## Turbulence: The Legacy of A. N. KolmogorovThis textbook presents a modern account of turbulence, one of the greatest challenges in physics. The state-of-the-art is put into historical perspective five centuries after the first studies of Leonardo and half a century after the first attempt by A.N. Kolmogorov to predict the properties of flow at very high Reynolds numbers. Such "fully developed turbulence" is ubiquitous in both cosmical and natural environments, in engineering applications and in everyday life. First, a qualitative introduction is given to bring out the need for a probabilistic description of what is in essence a deterministic system. Kolmogorov's 1941 theory is presented in a novel fashion with emphasis on symmetries (including scaling transformations) which are broken by the mechanisms producing the turbulence and restored by the chaotic character of the cascade to small scales. Considerable material is devoted to intermittency, the clumpiness of small-scale activity, which has led to the development of fractal and multifractal models. Such models, pioneered by B. Mandelbrot, have applications in numerous fields besides turbulence (diffusion limited aggregation, solid-earth geophysics, attractors of dynamical systems, etc). The final chapter contains an introduction to analytic theories of the sort pioneered by R. Kraichnan, to the modern theory of eddy transport and renormalization and to recent developments in the statistical theory of two-dimensional turbulence. The book concludes with a guide to further reading. The intended readership for the book ranges from first-year graduate students in mathematics, physics, astrophysics, geosciences and engineering, to professional scientists and engineers. |

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### Contents

CHAPTER | 5 |

CHAPTER | 13 |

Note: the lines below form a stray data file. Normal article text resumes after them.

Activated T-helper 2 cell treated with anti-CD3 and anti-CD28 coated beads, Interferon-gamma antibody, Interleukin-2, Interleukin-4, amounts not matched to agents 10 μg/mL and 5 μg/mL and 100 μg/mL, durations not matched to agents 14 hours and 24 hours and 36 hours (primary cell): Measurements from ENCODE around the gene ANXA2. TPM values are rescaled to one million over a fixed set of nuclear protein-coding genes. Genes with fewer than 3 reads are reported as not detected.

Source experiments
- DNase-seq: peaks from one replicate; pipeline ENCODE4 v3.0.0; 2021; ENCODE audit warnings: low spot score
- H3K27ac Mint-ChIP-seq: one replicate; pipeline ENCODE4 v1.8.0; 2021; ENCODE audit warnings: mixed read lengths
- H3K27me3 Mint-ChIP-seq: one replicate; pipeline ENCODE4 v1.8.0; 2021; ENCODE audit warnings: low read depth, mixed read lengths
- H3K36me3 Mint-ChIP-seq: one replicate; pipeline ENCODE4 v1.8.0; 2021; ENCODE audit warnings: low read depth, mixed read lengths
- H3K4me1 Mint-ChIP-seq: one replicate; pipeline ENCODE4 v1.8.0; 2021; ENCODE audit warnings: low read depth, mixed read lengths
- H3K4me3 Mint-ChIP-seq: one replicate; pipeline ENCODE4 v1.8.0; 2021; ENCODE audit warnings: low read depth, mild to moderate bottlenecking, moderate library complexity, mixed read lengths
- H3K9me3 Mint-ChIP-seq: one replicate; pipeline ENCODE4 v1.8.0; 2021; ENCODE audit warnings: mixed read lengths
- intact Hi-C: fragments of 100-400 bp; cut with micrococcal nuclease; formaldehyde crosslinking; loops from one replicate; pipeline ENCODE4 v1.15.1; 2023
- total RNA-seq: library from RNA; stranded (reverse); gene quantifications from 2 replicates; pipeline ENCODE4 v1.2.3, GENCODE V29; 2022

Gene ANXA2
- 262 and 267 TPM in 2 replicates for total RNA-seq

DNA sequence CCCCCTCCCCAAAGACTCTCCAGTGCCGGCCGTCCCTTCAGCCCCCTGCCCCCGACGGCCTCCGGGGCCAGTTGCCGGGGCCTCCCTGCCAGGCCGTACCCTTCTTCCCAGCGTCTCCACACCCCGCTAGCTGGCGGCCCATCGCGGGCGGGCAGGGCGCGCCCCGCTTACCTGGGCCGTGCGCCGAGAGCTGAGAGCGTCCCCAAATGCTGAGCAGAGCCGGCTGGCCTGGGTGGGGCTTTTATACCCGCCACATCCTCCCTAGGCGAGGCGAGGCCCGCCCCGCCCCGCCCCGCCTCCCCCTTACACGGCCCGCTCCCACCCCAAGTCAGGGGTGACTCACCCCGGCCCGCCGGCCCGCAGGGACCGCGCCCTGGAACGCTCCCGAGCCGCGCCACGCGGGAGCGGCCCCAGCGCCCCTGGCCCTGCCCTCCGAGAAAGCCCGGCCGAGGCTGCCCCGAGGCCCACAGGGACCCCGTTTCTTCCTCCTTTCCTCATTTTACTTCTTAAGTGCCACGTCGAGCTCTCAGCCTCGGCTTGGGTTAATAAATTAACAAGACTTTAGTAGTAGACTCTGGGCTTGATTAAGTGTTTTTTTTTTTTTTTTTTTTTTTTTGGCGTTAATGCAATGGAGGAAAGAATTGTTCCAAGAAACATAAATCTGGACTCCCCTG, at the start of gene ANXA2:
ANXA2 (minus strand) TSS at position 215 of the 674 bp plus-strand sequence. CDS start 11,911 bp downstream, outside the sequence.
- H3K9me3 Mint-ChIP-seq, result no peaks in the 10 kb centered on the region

1 | 19 |

CHAPTER 3 | 27 |

3 | 87 |

4 | 100 |

Intermittency | 120 |

Experimental results on intermittency | 127 |

Exact results on intermittency | 133 |

6 | 146 |

CHAPTER 9 | 195 |

255 | |

283 | |

289 | |

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### Common terms and phrases

Anselmet argument assumed assumption average B-model Benzi closure cumulative defined denote derivation diffusivity dimension discussed in Section dissipation range dissipation scale dynamical systems eddy viscosity energy flux energy spectrum enstrophy Euler equation experimental exponent h filtering finite fluid follows four-fifths law Fourier fractal Frisch fully developed turbulence Gagne Galilean invariance Galilean transformations high Reynolds numbers homogeneous Hopfinger and Antonia incompressible inertial range inertial-range integral scale intermittency invariant isotropic K41 theory Kolmogorov Kraichnan Landau Legendre transform lognormal measure Monin and Yaglom multifractal multifractal model Navier–Stokes equation nonlinear observed obtained order structure function Orszag phenomenology power-law probabilistic random function random variable relation renormalization scalar scaling exponent shell models shown in Fig simulations singularities solution space spatial statistical structure functions Sulem symmetries tent map three-dimensional transformations turbulent flow two-dimensional turbulence velocity field velocity increments Vergassola vortex filaments vorticity wavenumber zero

### Popular passages

Page 258 - Transition to chaos in a shell model of turbulence, Physica D 80, 105-119.

Page 258 - Brachet, ME, Meiron, DI, Orszag, SA, Nickel, BG, Morf, RH & Frisch, U. 1983. Small-scale structure of the Taylor-Green vortex, J. Fluid Mech. 130, 411-451 Brachet, ME, Meneguzzi, M., Politano, H.

Page 259 - Tabeling, P. 1994. Quantitative experimental study of the free decay of quasi-two-dimensional turbulence, Phys. Rev. E 49, 454^61.

Page 256 - Aurell, E., Frisch, U., Lutsko, J. & Vergassola, M. 1992. On the multifractal properties of the energy dissipation derived from turbulence data, /. Fluid Mech.

Page 259 - Mathematical examples illustrating relations occuring in the theory of turbulent fluid motion.